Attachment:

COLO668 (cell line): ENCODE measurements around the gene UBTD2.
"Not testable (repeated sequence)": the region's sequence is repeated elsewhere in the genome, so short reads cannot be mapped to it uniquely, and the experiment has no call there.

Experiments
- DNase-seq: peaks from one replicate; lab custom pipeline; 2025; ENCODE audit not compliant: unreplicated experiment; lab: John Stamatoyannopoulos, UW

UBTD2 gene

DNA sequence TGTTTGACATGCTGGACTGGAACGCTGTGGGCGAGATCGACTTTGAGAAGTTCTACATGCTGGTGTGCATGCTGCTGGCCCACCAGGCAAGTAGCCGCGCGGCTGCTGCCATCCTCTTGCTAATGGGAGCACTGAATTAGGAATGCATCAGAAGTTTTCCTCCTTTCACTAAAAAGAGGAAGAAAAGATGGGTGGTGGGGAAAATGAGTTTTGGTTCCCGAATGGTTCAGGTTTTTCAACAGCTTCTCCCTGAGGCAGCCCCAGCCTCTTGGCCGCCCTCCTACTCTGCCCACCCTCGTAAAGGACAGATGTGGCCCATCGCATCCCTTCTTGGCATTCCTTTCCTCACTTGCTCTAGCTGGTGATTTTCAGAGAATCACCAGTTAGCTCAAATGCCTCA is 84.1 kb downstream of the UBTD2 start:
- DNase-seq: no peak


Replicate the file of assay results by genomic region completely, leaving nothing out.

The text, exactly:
COLO668 (cell line): ENCODE measurements around the gene UBTD2.
"Not testable (repeated sequence)": the region's sequence is repeated elsewhere in the genome, so short reads cannot be mapped to it uniquely, and the experiment has no call there.

Experiments
- DNase-seq: peaks from one replicate; lab custom pipeline; 2025; ENCODE audit not compliant: unreplicated experiment; lab: John Stamatoyannopoulos, UW

UBTD2 gene

DNA sequence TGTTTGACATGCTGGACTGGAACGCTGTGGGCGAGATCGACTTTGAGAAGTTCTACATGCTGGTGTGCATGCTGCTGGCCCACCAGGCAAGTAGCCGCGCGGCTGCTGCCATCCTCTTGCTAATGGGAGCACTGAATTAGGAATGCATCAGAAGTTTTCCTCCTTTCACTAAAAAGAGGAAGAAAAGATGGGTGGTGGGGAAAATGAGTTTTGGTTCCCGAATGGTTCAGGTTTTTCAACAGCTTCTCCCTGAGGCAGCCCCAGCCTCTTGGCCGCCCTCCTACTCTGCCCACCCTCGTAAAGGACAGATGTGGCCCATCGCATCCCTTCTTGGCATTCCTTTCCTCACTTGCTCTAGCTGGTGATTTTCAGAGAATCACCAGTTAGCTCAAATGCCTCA is 84.1 kb downstream of the UBTD2 start:
- DNase-seq: no peak